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The novel follows two related story lines: the growth and development of Mary from spoiled and ambitious young girl to the domestic ideal of wife and mother, and John Barton’s tragic progress from political idealist to alienated murderer. Barton’s story is more prominent in the first half of the novel, while the focus on Mary’s actions at the time of the trial bring her story to prominence in the second half. This structure also serves to give the novel closure in the more stable resolution of Mary’s marriage—the conflict between the classes is subsumed by the happy ending of the romance. This structure fits with Gaskell’s general purpose, which is to find the solution to political unrest in the domestic sphere. Thus, the rift between Mr. Carson and John Barton is healed when both men recognize their “familial” relationship and realize that all men, rich and poor, are brothers.

Class issues are not, however, completely absorbed by the domestic/romantic story line. The final scene of wedded bliss cannot, for example, exist in the industrial world represented by the rest of the novel, but only in the far-removed pastoral setting of the New World. In addition, recognition of their brotherly relationship comes to Mr. Carson and John Barton only in their shared grief over the deaths of their sons—a death Carson can only come to experience once Barton commits murder.

Events from the rest of the novel contradict the Christian theme of the family of humankind. This is especially true when the appalling condition of the poor is juxtaposed with the luxury and trivial problems of the rich. For example, when Barton and George Wilson give aid and comfort to the family of a fellow worker who is dying of fever, the family’s hunger, their polluted basement hovel, and the delirium of the dying man are contrasted with the Carsons’ well-stocked kitchen and opulent furnishings, and with Mrs. Carson’s “headaches,” which force her to consume her morning partridge, rolls, and coffee in bed. Given this contrasting portrait of the two classes, it is easier to agree with John Barton’s analogy to the biblical story of Dives and Lazarus (the rich and miserly man who goes to Hell and the poor but generous one who goes to Heaven) than it is to agree with the narrative assertion of Barton and Carson’s kinship.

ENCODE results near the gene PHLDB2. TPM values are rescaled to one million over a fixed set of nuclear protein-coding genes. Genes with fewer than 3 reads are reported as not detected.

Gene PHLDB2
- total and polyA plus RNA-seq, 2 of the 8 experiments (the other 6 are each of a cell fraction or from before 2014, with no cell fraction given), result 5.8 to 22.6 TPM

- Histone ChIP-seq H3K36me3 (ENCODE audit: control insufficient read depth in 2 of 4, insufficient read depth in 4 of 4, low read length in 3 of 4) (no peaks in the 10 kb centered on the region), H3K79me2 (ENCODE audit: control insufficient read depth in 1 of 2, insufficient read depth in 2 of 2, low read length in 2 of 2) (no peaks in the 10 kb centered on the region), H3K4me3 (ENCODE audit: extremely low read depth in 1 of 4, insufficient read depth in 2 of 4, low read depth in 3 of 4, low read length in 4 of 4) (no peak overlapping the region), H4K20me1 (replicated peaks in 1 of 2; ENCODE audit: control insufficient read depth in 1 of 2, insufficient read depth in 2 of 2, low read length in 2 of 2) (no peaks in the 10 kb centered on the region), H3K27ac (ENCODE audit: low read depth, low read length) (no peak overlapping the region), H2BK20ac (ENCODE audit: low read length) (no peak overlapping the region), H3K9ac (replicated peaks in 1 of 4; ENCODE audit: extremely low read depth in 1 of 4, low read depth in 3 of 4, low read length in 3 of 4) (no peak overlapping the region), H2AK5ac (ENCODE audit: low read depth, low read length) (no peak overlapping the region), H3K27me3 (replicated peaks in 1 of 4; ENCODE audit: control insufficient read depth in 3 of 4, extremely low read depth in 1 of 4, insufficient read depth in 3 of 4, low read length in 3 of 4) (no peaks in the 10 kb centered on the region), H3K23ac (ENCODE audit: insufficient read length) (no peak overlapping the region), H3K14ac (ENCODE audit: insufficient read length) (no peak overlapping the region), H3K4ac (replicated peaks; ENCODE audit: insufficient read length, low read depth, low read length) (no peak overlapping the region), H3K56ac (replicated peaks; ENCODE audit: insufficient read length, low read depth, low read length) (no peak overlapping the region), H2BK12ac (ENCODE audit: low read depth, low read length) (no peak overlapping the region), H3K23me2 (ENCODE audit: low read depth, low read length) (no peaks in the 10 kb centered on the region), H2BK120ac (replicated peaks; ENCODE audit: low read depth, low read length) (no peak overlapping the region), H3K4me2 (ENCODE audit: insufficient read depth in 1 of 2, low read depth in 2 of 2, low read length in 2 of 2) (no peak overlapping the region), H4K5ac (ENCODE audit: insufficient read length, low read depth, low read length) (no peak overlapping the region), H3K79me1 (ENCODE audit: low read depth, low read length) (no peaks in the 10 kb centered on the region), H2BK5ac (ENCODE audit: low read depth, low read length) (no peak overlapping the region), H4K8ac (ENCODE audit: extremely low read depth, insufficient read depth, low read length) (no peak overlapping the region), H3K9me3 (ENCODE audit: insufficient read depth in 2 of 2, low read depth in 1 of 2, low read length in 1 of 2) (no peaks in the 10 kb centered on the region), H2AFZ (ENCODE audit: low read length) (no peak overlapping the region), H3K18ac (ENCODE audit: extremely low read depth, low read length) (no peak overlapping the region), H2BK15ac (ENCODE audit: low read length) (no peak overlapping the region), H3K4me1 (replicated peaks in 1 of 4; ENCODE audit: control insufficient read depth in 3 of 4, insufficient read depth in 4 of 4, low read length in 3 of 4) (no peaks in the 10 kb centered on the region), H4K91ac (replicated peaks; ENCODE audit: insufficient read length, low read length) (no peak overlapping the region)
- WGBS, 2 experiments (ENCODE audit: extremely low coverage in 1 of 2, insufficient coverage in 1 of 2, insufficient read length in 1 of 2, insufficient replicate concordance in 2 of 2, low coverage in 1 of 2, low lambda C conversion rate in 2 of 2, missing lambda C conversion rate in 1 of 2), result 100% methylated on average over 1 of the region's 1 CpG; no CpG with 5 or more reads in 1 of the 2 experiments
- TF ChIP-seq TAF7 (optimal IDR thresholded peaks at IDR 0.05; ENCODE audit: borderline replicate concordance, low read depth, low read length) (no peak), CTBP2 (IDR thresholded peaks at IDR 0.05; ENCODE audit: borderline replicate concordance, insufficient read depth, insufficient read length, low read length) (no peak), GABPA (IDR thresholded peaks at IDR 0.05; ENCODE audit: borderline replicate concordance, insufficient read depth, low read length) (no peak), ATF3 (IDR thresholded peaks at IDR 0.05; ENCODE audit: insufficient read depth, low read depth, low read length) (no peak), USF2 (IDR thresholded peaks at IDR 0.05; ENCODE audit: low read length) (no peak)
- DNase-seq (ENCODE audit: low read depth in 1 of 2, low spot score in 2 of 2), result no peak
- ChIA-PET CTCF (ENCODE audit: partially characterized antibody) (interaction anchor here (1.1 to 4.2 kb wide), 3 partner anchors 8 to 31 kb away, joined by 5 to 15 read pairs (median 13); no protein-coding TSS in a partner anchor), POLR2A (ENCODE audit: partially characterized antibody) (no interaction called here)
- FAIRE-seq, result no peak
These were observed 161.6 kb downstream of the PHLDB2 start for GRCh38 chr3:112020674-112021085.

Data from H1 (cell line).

Contemporary reaction to the novel shows that the critique of the upper class contained in the events of the novel had more of an impact than the narrator’s attempts to downplay that critique. Gaskell was criticized for writing such an “inflammatory” novel, especially given the fact that it covered radical movements such as Chartism, which were of the recent past. Yet Gaskell was also praised by social reformers who saw that the novel gave a human face to the sufferings of the working class. In her only other novel dealing with the conflict between owners and workers, Gaskell gave up some of this focus on the working class by making her protagonist a young mill owner. Both novels, however, stress the lack of understanding and need for reconciliation between the classes.

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Critical Evaluation